Here I sit in a small dormitory room 5000 miles from home. How did I get here and what’s it all about, you may ask. The how-I-got-here question is easily answered: Delta Airlines. North to Canada, east to the North Atlantic, across the southern tip of Greenland, then south to Amsterdam. A 2-hour hop on KLM to Budapest, then 4 hours by bus to Martin. The WHY of it is even less complicated. A door opened and it seemed the right thing to go through it.
Doors that open and lead to adventure is a recurring literary theme, and vitally important in two of my favorite books. In one story, there is a great need to hide and an old wardrobe, with its door opened just a crack, beckons. In the other, an uncle tells his nephew “It’s a dangerous business, Frodo, going out your door. You step onto the road, and if you don’t keep your feet, there’s no knowing where you might be swept off to.”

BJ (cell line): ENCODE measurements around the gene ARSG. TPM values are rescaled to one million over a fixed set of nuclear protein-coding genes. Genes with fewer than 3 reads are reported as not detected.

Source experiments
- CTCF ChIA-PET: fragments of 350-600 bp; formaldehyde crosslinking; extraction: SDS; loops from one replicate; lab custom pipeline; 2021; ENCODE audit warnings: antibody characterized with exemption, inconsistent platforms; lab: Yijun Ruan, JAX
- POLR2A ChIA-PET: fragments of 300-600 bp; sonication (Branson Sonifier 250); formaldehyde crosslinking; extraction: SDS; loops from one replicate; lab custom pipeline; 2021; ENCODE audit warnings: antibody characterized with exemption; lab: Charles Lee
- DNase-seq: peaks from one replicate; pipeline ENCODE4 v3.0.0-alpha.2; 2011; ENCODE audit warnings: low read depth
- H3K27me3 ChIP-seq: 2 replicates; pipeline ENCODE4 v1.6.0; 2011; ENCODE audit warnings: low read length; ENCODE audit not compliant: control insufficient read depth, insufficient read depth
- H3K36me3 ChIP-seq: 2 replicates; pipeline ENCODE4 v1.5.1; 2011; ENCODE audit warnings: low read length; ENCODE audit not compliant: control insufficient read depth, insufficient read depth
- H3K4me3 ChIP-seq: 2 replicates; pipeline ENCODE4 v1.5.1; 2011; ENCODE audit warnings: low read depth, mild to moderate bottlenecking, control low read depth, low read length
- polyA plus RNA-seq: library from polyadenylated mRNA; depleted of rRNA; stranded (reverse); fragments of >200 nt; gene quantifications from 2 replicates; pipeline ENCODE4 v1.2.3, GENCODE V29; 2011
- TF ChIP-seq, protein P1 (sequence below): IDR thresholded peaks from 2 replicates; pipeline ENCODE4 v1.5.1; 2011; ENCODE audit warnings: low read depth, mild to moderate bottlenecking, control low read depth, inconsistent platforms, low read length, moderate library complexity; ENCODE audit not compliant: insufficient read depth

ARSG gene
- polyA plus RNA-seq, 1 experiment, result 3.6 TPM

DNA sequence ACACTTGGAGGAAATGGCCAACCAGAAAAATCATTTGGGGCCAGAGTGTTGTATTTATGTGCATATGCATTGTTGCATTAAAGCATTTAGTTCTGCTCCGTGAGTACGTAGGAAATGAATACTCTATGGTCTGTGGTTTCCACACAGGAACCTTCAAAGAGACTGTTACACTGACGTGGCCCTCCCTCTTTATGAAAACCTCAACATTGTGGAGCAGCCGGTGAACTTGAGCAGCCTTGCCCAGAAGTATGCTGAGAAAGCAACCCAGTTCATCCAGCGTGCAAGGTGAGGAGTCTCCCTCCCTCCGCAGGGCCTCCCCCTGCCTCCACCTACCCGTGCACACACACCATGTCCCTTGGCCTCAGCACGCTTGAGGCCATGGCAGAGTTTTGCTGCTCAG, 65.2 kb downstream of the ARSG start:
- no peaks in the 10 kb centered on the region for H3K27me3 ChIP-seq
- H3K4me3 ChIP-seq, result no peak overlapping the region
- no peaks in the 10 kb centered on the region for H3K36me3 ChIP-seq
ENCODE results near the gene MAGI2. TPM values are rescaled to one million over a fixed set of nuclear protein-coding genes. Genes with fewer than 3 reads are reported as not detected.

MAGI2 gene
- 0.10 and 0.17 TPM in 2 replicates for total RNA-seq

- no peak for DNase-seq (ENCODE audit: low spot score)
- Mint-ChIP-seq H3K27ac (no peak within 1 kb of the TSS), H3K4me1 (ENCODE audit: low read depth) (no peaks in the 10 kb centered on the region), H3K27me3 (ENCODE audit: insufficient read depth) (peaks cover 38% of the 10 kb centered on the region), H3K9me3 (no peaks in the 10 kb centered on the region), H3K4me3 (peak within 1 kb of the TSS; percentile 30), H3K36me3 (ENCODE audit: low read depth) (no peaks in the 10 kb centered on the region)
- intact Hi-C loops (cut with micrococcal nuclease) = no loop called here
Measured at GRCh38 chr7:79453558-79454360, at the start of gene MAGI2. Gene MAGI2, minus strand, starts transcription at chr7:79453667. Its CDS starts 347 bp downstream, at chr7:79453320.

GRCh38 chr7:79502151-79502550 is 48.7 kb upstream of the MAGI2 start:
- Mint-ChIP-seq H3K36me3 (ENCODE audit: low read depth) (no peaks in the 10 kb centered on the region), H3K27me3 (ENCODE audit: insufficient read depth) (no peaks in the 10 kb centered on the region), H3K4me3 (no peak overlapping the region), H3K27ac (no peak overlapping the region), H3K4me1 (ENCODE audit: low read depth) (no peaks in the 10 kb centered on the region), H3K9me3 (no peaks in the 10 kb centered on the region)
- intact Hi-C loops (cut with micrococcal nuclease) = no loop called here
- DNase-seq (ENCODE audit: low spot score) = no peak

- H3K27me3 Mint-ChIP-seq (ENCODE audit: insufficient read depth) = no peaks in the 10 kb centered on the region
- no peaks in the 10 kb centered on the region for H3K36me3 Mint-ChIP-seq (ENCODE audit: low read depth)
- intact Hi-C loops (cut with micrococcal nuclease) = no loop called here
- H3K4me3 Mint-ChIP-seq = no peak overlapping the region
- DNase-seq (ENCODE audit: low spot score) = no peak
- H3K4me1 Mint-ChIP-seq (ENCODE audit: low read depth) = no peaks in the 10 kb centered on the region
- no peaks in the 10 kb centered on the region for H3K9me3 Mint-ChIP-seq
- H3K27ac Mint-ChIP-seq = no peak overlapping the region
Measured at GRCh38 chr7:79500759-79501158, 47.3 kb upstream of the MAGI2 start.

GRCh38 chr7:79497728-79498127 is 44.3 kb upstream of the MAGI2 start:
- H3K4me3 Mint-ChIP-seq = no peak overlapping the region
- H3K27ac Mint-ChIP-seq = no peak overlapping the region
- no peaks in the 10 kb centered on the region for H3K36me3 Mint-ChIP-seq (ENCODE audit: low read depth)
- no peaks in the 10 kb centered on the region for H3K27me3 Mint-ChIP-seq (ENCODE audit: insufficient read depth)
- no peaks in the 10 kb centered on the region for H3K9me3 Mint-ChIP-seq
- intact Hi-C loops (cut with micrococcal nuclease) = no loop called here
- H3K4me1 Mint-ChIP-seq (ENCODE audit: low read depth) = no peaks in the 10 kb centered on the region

This is the second time I’ve let myself be swept off to this seemingly insignificant country in central Europe. I’m with a church group and we’re tasked with teaching conversational English to whomever wants to learn it. 25 years past communism, Slovakia is eager to find its place in the world market and English is seen as a necessary step. Well, if there’s one thing I can do, it’s talk. In English, even. A perfect fit, then.
But English is only the beginning of the story, I think. I just returned from an evening spent looking out over rolling green hills that could well have been part of a Narnian or Middle Earth landscape. I ate and drank with people–some of whom I’d just met–who are already good friends. Earlier in the evening, we had a church service in a tiny, circular building from the 13th-century where the music was so pure and the acoustics so perfect, all I could do was weep.
When I came to Slovakia two years ago, I thought it was so that I could be of help to others. I learned then and I’m sensing again this time that these visits may be even more about me than about what I can do for others. Yes, it’s a dangerous business, but I don’t want to keep my feet, anymore. I have gone through the door and stepped out onto the road, because, I’m pretty sure, there’s something I need here in Slovakia.